Figure 5. Distribution of Internal Prices on Carbon

### Conclusion

In the 2018 State and Trends of Carbon Pricing report published by the World Bank, the topic of internal carbon pricing moved from a small subsection of the second chapter to the entire final chapter of the report. In that final chapter, the report states that “there is increasing pressure from stakeholders to better understand how companies are using internal carbon pricing” and that “financial institutions are not only paying more attention to the internal carbon pricing approach of companies that they invest in, but they are also increasingly using internal carbon pricing in their own decision-making” (World Bank and Ecofys 2018).

Needless to say, there is a pressing need to understand the precise motives, methods and prices used by the private sector for internally pricing carbon. This research quantifies how a self-identified sample of U.S. companies that report using internal carbon pricing strategies align with various CO2 mitigation motives and pricing methods. The most common motives for internally pricing carbon are investor relations and increased efficiency, followed by regulation and competitive advantage. By far the most common method for internally pricing carbon is shadow pricing, which is to be expected since it creates no direct costs to the company; however, there are a significant number of companies in our sample that utilize a carbon offset approach as well. Finally, the average internal carbon price reported by companies in our sample is $40.90, remarkably close to Obama-era SC-CO2 estimates of approximately$37 at a standard three percent discount rate in 2016.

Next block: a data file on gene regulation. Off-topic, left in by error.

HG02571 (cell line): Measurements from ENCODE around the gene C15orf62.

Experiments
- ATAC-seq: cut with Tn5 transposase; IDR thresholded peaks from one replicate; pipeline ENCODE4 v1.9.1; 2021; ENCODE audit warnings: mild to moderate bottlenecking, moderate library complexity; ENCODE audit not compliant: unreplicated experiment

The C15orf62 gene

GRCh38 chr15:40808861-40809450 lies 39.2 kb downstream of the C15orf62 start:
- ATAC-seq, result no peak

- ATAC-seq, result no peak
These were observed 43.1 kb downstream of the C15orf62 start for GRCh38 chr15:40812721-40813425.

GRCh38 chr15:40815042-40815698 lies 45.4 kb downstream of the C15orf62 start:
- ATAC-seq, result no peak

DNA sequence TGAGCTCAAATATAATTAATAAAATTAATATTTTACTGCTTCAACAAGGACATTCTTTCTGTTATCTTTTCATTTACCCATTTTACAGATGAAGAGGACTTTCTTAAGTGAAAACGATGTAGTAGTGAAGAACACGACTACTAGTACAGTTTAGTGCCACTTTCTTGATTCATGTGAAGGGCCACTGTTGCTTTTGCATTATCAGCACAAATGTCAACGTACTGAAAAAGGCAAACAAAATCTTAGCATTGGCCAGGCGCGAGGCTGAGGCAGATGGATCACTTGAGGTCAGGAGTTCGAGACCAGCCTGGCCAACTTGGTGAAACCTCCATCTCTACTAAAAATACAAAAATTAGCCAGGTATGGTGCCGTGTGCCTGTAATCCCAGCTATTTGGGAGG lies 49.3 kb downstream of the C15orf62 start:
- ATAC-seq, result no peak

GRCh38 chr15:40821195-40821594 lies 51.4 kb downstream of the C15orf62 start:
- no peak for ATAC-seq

Placing this research in the context of current trends—such as articulated consumer preference for greenoriented businesses and U.S. government failure to advance regulation of carbon emissions—creates a telling picture of private-sector carbon emission strategy in the United States. As the number of companies internally pricing carbon and reporting to the CDP increases, further research will be able to identify additional important trends in the private sector regarding the relationships between industry, location, and combinations of methods and motives, alongside the popularity of motives, methods and prices for internally pricing carbon. Even so, a number of compelling trends are identified, especially regarding the similarity of average internal carbon prices and SC-CO2 estimates, and the large number of companies that are motivated to price carbon due to the perception of real costs associated with carbon emissions. These findings suggest that the private sector may be capable of independently reducing their carbon emissions in response to natural market factors that are responding directly to the claims of climate science rather than solely as a result of direct regulation. As climate science progresses, as the regulatory environment evolves, and as private-sector business strategy continues to adapt, the motives, methods, and prices of private sector carbon pricing are likely to remain dynamic indicators of privatesector adaptability to market and regulatory risk.